NES is defined as someone who eats at least a third of their total calories after dinner and wakes up at least 2-3 times per week at night to eat. This disorder is rarely spoken about by health care professionals or patients due to embarrassment or lack of knowledge. Many individuals with NES are overweight due to night eating and sometimes are not even aware of what they ate.
NES is usually triggered by a stressful period of life event such as a divorce, death of a loved one or loss of a job. It is thought to have a genetic component as well. It can be difficult to treat and there is no clear cut therapy for change.
What can you do if you think you have NES? Various treatments from exist but here are some simple things to start off with:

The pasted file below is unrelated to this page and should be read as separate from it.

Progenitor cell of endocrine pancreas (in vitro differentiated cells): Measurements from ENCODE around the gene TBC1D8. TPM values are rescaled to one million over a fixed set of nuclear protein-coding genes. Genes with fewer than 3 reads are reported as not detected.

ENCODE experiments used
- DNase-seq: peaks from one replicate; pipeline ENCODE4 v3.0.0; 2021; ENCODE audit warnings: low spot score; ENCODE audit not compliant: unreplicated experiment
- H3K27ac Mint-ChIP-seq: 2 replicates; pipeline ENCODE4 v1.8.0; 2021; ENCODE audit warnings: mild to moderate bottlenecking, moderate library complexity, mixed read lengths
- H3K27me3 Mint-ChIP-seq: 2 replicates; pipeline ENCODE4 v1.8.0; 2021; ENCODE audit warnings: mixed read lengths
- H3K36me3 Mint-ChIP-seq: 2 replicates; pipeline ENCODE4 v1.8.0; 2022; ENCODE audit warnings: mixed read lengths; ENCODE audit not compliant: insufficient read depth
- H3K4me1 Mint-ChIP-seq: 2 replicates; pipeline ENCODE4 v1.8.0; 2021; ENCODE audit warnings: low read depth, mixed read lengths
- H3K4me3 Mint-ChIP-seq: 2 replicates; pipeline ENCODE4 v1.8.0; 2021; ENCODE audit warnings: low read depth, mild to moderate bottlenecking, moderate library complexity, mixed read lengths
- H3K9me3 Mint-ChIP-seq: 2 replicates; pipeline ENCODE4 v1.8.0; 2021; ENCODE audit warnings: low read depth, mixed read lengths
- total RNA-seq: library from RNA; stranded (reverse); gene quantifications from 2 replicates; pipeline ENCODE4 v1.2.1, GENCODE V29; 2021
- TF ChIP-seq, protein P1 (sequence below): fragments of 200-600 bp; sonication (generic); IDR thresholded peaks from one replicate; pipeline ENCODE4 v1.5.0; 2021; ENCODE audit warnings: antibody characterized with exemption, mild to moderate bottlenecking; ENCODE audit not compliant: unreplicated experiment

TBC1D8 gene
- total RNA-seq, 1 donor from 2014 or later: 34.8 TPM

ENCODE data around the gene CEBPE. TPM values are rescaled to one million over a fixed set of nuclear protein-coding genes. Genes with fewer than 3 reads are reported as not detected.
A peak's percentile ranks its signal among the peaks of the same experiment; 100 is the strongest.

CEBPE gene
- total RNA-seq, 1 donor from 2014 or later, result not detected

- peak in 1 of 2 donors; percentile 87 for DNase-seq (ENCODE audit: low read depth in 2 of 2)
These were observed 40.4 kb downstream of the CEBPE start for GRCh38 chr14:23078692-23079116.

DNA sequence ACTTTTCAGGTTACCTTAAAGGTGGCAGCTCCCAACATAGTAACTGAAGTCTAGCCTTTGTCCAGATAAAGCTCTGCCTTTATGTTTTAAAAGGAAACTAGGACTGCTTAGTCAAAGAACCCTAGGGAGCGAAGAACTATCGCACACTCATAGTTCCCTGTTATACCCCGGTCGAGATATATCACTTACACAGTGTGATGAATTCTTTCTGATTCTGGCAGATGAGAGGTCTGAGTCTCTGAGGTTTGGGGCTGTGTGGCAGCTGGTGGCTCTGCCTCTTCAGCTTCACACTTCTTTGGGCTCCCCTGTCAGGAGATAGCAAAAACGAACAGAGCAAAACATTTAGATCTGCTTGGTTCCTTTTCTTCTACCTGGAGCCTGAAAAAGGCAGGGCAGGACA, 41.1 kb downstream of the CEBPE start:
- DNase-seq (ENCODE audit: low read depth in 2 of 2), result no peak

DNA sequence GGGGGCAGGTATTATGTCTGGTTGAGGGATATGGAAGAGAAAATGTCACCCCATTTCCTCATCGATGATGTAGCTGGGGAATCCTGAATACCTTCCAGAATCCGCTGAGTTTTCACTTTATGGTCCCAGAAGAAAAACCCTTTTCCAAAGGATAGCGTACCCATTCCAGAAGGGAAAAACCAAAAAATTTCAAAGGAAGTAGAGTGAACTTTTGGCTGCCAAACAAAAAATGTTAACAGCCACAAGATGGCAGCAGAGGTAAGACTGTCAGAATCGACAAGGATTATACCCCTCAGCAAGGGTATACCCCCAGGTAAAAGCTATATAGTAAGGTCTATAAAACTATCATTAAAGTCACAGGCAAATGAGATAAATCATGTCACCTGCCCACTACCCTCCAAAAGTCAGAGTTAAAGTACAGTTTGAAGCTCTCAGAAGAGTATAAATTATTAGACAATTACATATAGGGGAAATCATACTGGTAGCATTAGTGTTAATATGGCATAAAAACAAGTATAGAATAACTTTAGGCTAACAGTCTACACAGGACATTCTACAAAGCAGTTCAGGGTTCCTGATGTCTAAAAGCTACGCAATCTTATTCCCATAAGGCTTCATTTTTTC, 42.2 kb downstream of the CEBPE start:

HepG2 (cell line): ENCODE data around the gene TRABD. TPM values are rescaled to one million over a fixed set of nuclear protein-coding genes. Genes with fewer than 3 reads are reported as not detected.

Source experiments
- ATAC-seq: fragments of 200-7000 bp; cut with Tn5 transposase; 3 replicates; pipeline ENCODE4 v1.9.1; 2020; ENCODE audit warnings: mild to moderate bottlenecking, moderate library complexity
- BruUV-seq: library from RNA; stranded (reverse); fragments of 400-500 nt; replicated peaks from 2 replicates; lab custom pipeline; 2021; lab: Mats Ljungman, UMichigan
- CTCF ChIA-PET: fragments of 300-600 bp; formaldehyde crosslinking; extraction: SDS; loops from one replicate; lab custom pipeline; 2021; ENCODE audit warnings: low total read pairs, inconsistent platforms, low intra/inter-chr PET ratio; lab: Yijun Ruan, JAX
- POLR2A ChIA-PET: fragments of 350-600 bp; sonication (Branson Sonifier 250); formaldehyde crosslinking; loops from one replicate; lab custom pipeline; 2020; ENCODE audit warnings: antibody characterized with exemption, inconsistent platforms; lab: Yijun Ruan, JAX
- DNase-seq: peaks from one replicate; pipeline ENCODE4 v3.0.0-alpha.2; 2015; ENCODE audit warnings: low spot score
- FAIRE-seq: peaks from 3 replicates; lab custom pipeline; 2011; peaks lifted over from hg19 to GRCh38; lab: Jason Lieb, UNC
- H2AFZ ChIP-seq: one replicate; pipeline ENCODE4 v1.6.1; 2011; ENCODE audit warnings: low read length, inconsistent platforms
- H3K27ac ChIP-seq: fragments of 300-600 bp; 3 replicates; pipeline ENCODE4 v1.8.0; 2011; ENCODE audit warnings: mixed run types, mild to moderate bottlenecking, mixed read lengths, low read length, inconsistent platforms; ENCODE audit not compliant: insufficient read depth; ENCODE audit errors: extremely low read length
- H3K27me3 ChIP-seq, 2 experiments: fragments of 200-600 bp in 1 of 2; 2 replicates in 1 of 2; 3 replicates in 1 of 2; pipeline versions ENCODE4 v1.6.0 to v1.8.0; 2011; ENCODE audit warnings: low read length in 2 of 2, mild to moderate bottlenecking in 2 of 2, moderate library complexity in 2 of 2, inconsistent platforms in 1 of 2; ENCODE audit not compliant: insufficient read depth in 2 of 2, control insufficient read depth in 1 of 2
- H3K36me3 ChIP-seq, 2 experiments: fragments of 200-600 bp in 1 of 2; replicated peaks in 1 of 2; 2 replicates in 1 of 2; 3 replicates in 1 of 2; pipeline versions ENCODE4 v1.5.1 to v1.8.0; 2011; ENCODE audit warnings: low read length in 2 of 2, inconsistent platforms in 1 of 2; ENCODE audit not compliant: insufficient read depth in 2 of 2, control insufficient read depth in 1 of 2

- Even if you are not hungry, eat at least 3 meals a day starting with breakfast. Normalizing your meals and making yourself eat in the morning can help with regulating your body to start to eat at normal times
- Increase physical activity and exercise. Exercise not only helps to increase your metabolism but can also regulate the circuits in your body to want to eat at regular times
- Keep a food and sleep diary. This can help both you and your health care professional in sorting through how to best help solve the problem
- Cognitive Behavioral Therapy and medications such as Zoloft (a selective serotonin reuptake inhibitor (SSRI)) can be helpful bridges in getting you to where you want to be with your lifestyle
NES can be treated successfully. Admitting to yourself and your health care professional that you may have NES is the first step towards recovery and healing to get you on the path towards change. Changing this disorder can change your waistline and your life.